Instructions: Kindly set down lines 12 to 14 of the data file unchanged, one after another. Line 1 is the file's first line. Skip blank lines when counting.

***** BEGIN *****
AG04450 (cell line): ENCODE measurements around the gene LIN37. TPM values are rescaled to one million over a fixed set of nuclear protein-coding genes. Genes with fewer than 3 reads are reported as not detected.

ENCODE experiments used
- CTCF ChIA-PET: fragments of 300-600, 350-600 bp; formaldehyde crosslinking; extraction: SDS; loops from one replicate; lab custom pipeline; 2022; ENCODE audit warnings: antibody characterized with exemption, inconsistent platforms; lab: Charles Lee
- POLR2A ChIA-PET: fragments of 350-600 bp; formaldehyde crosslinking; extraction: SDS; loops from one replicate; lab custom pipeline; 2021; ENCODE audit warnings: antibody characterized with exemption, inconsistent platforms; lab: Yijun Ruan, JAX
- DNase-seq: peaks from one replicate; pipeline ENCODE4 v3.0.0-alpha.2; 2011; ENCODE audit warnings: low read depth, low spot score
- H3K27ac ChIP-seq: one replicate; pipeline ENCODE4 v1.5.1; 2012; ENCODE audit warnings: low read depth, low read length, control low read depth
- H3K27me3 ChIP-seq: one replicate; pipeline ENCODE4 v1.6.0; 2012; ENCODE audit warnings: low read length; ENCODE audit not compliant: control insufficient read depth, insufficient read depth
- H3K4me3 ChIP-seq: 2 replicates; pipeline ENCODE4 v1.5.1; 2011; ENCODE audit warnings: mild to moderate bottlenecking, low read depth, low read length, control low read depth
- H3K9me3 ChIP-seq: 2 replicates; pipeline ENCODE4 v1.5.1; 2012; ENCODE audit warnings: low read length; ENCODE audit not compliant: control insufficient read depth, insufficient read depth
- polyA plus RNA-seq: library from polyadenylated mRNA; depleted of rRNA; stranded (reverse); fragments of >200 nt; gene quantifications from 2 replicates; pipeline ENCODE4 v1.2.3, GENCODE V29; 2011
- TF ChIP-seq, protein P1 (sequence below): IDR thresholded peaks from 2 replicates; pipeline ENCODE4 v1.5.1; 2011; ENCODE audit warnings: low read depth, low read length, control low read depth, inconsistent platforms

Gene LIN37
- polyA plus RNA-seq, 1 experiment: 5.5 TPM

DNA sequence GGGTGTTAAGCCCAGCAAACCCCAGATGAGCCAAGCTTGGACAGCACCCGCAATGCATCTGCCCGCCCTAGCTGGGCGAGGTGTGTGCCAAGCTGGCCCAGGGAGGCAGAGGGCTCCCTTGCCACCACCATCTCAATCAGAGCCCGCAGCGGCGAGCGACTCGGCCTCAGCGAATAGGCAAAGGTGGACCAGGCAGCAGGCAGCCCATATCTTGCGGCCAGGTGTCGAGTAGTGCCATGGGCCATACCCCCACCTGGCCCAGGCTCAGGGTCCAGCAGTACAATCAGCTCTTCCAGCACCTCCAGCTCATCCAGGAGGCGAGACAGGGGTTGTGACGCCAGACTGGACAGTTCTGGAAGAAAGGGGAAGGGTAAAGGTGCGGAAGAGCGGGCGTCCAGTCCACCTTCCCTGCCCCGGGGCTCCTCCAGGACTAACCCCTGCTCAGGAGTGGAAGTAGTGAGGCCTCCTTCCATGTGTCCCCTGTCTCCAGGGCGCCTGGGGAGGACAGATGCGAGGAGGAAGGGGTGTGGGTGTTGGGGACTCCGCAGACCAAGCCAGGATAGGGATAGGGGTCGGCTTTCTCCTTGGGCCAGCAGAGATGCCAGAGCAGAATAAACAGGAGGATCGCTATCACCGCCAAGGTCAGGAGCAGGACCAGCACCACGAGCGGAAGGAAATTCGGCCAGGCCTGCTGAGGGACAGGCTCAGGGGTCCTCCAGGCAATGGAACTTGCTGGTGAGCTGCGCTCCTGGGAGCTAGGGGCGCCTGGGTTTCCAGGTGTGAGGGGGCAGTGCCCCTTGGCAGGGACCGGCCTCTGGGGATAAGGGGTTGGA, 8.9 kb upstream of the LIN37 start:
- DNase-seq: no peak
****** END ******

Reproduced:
Gene LIN37
- polyA plus RNA-seq, 1 experiment: 5.5 TPM

DNA sequence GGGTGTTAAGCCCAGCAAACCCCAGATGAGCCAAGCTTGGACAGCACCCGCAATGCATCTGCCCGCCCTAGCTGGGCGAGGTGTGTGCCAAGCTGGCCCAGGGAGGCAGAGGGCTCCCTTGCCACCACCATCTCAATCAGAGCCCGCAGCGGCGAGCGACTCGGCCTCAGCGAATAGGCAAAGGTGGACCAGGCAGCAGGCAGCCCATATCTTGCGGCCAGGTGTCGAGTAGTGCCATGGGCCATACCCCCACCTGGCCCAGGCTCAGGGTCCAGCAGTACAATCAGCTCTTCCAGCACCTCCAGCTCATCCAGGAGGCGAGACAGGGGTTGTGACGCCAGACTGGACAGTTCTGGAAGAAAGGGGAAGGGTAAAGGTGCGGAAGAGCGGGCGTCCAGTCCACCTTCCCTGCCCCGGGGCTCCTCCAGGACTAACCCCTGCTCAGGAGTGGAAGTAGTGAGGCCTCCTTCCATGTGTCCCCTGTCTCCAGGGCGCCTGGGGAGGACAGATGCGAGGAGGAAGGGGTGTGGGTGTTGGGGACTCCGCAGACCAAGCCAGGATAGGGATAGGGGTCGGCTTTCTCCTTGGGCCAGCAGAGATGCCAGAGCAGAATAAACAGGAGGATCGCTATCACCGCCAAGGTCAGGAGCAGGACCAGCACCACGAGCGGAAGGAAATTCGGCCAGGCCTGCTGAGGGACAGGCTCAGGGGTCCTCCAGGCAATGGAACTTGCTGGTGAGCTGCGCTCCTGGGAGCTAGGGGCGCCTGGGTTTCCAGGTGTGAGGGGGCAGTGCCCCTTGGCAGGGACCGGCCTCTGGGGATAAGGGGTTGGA, 8.9 kb upstream of the LIN37 start: